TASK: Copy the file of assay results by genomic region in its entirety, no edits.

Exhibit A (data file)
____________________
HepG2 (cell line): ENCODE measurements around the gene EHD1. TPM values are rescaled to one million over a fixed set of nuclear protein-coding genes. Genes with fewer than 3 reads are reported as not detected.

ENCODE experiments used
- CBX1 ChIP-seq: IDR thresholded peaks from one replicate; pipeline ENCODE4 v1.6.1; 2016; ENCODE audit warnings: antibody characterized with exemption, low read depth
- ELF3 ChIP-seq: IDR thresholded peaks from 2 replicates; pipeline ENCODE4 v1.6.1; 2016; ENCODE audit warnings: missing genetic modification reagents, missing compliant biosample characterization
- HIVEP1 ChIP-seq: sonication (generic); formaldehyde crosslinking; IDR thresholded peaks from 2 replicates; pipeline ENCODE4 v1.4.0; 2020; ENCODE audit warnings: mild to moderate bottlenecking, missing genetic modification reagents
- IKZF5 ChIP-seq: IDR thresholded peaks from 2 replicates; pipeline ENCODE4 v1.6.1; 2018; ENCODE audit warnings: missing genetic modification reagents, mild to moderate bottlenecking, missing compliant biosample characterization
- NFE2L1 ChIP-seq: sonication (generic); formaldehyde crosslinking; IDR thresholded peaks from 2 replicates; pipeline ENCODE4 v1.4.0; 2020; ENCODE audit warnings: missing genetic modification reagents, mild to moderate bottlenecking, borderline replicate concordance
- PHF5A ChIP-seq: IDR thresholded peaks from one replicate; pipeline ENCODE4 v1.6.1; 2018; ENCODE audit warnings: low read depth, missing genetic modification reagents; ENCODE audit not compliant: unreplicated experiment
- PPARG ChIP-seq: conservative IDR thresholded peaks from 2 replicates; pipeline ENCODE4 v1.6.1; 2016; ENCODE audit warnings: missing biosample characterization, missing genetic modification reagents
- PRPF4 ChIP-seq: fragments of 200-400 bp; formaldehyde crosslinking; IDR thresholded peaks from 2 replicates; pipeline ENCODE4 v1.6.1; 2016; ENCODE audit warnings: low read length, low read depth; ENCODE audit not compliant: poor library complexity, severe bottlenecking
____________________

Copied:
HepG2 (cell line): ENCODE measurements around the gene EHD1. TPM values are rescaled to one million over a fixed set of nuclear protein-coding genes. Genes with fewer than 3 reads are reported as not detected.

ENCODE experiments used
- CBX1 ChIP-seq: IDR thresholded peaks from one replicate; pipeline ENCODE4 v1.6.1; 2016; ENCODE audit warnings: antibody characterized with exemption, low read depth
- ELF3 ChIP-seq: IDR thresholded peaks from 2 replicates; pipeline ENCODE4 v1.6.1; 2016; ENCODE audit warnings: missing genetic modification reagents, missing compliant biosample characterization
- HIVEP1 ChIP-seq: sonication (generic); formaldehyde crosslinking; IDR thresholded peaks from 2 replicates; pipeline ENCODE4 v1.4.0; 2020; ENCODE audit warnings: mild to moderate bottlenecking, missing genetic modification reagents
- IKZF5 ChIP-seq: IDR thresholded peaks from 2 replicates; pipeline ENCODE4 v1.6.1; 2018; ENCODE audit warnings: missing genetic modification reagents, mild to moderate bottlenecking, missing compliant biosample characterization
- NFE2L1 ChIP-seq: sonication (generic); formaldehyde crosslinking; IDR thresholded peaks from 2 replicates; pipeline ENCODE4 v1.4.0; 2020; ENCODE audit warnings: missing genetic modification reagents, mild to moderate bottlenecking, borderline replicate concordance
- PHF5A ChIP-seq: IDR thresholded peaks from one replicate; pipeline ENCODE4 v1.6.1; 2018; ENCODE audit warnings: low read depth, missing genetic modification reagents; ENCODE audit not compliant: unreplicated experiment
- PPARG ChIP-seq: conservative IDR thresholded peaks from 2 replicates; pipeline ENCODE4 v1.6.1; 2016; ENCODE audit warnings: missing biosample characterization, missing genetic modification reagents
- PRPF4 ChIP-seq: fragments of 200-400 bp; formaldehyde crosslinking; IDR thresholded peaks from 2 replicates; pipeline ENCODE4 v1.6.1; 2016; ENCODE audit warnings: low read length, low read depth; ENCODE audit not compliant: poor library complexity, severe bottlenecking